in our backyard Environment

Asian Koel, the Puducherry bird, is now breeding in Delhi

Drama of the sexes: The female Asian Koel Picture credit: Sohail Madan  

This year, with the silence on the roads and an extended spring, the distinctive song of the Asian Koel – ko-EL-ko-EL-ko-EL – has been better heard. Celebrated through history by poets and also captured for caging, this state bird of Puducherry, is now breeding across Delhi-NCR and is resident to South and South-East Asia.

Its scientific name Eudynamys scolopaceus signifies fine power, where the genus is derived from the Greek words eu meaning fine, dunamis meaning power and species scolopacea meaning long-billed.

The male Asian_Koel
Pic credit: Wikimedia Commons/ K. Hari Krishnan

The male Asian_Koel Pic credit: Wikimedia Commons/ K. Hari Krishnan  

Sexual dimorphism is evident, where males are a glossy black with a greenish sheen to their bodies and females are brown with white dots on their wings and heavy streaking on their head and throat. Both sexes have strong, long, greenish bills (beak) and captivating ruby-red eyes. In the bird world, the males are generally more pleasant looking than the females, considering they woo females. Personally, I prefer the way the female of this species looks.

Asian Koels, like crows, are omnivores, feeding on fruits, insects, lizards and eggs of birds and other animals but as adults, they largely depend on fruits (frugivores) of fig trees and certain other trees that they may defend voraciously. Considering its opportunistic omnivore diet, it thrives in varied habitats, including the degraded urban setup where fruiting trees are in abundance.

The legend of this bird dates back to the Vedas in 2000 BC, where it is referred to as the Anya-Vapa, literally translating to ‘that which was raised by others’, the earliest mention of its behaviour of brood parasitism. Females lay eggs in nests of similar-sized birds (host) like crows, mynas, jungle babblers and in times of desperation, in nests of considerably smaller birds like the Common Tailorbird, Ashy Prinia. The males distract the host parents for the females to accomplish this task. Sometimes, a small Tailorbird will feed and care for a large baby Asian Koel, though we’re not sure why other bird parents are not able to identify the different-looking bird or why they carry on even though they know they are not one of their own.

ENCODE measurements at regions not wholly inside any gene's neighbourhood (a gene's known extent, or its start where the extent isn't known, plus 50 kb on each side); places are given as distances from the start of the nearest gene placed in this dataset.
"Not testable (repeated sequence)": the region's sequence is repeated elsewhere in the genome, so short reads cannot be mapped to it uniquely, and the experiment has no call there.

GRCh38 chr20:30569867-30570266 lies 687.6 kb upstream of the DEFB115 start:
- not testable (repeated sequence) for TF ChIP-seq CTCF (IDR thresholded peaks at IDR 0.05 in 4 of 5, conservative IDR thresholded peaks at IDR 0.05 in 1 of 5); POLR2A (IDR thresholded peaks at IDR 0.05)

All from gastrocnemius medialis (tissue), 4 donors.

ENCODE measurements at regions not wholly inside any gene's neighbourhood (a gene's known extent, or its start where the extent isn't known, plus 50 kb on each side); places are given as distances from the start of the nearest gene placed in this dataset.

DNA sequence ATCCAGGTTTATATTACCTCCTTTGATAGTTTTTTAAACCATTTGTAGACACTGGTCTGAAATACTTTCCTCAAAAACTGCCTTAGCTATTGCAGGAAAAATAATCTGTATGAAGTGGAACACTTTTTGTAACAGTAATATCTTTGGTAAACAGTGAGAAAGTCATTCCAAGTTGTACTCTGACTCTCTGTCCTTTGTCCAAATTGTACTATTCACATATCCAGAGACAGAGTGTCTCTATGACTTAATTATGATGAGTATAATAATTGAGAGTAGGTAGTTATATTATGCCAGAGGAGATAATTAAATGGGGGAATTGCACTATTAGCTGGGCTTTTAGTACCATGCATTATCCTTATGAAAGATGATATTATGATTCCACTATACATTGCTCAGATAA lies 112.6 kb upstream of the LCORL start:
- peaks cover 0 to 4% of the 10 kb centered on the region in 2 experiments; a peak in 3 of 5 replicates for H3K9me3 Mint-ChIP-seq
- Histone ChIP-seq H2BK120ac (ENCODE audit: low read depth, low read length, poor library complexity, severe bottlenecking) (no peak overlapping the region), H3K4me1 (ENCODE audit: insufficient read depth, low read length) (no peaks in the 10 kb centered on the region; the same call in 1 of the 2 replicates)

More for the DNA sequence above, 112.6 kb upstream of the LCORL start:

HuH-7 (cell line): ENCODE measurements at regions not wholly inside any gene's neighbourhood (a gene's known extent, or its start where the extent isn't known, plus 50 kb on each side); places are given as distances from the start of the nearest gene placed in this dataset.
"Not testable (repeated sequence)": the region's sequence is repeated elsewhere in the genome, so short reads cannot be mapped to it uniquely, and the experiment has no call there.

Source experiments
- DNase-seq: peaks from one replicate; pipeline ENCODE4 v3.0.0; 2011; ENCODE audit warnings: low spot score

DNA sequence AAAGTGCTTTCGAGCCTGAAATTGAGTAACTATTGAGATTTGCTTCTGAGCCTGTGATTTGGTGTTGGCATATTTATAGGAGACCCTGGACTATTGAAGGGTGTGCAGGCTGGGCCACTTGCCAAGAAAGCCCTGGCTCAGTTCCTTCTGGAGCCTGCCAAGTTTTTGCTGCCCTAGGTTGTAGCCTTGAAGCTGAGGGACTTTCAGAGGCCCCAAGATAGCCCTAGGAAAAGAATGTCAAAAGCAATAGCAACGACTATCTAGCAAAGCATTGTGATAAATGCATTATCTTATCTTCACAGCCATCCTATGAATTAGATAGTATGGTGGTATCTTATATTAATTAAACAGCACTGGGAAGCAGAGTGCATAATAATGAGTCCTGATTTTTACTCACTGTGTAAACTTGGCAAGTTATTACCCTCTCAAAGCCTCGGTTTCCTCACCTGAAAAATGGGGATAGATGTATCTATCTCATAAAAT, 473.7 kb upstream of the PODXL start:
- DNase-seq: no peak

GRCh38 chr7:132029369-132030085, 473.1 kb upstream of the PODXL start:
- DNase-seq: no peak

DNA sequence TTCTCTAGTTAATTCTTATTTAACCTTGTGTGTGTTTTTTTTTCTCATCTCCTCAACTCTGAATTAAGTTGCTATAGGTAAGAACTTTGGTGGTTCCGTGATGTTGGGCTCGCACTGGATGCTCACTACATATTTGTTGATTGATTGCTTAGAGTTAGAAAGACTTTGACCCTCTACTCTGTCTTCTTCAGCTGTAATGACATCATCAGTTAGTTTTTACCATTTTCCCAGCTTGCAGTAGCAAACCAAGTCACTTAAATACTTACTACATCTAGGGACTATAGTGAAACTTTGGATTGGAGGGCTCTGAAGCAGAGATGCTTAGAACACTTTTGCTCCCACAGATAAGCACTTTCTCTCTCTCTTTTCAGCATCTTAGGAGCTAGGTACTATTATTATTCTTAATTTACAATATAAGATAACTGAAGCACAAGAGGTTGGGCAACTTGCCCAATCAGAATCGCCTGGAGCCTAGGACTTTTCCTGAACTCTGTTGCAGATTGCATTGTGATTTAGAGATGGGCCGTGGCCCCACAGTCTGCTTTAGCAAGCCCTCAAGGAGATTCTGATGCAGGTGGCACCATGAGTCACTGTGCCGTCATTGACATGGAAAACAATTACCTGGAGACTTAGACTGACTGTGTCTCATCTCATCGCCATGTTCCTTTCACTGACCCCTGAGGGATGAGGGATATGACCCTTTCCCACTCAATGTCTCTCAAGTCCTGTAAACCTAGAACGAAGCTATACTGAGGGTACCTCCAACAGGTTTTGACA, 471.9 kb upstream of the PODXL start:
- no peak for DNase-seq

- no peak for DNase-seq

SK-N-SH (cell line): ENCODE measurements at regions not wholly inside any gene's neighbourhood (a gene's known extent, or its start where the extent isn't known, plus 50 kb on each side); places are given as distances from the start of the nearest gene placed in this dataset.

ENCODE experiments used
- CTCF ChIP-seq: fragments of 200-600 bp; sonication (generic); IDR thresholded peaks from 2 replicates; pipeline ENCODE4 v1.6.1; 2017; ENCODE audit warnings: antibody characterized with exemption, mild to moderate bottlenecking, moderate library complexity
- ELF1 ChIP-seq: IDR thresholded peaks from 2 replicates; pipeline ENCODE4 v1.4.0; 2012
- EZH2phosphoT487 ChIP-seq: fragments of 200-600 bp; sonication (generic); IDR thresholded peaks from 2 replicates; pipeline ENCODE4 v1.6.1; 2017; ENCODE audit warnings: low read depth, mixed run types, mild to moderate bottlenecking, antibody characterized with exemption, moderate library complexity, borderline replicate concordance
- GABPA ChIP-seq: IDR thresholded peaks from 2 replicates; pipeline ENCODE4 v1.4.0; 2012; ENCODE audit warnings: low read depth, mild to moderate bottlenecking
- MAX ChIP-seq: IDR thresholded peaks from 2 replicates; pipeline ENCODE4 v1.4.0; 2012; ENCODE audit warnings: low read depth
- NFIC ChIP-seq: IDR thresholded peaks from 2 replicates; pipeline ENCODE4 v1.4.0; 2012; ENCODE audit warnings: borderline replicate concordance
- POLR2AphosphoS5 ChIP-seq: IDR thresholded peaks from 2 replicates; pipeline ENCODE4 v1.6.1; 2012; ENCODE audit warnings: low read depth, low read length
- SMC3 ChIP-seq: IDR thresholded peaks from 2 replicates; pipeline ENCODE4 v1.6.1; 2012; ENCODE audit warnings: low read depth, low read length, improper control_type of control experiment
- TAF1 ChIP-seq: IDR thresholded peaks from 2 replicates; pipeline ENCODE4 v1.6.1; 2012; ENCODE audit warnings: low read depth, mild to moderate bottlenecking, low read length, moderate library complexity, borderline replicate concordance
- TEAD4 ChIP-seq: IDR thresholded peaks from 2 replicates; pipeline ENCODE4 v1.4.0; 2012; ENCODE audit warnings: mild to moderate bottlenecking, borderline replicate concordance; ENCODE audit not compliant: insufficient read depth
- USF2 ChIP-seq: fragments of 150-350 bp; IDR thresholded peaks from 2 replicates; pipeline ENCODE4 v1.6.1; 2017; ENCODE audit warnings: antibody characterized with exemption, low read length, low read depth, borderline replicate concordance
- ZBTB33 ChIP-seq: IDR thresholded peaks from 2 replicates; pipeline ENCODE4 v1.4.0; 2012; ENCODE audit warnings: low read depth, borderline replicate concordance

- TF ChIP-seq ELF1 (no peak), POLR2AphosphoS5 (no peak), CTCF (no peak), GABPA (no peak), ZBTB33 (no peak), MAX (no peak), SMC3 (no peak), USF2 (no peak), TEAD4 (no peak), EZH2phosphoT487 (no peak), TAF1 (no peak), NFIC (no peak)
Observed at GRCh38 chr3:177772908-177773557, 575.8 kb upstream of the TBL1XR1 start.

When I started birdwatching, back in 2012, I believed that the species somehow disappears in winters and magically appears as soon as spring arrives. In fact, the bird’s nature of hiding in dense foliage and not calling when not breeding, makes it difficult to spot even for the keenest of birdwatching eyes.

The writer is the founder of NINOX - Owl About Nature, a nature-awareness initiative. He is the Delhi-NCR reviewer for Ebird, a Cornell University initiative, monitoring rare sightings of birds. He formerly led a programme of WWF India.


World Bee Day

May 20 was World Bee Day, a day to celebrate the invaluable contribution of the most important pollinators in the world. What can we do for them?

1. Avoid using chemical insecticides and pesticides which act as poison for beneficial insects like bees and butterflies.

2. Leave wild patches in our gardens to attract them.

3. Plant bee-friendly flowers like Coatbuttons and flowering herbs like oregano.

4. Put out water for them to drink, in shallow containers with pebbles or lillies (these help minimise the depth of the container and the leaves and stones may act as a perch).

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Printable version | Sep 17, 2021 8:49:17 AM |

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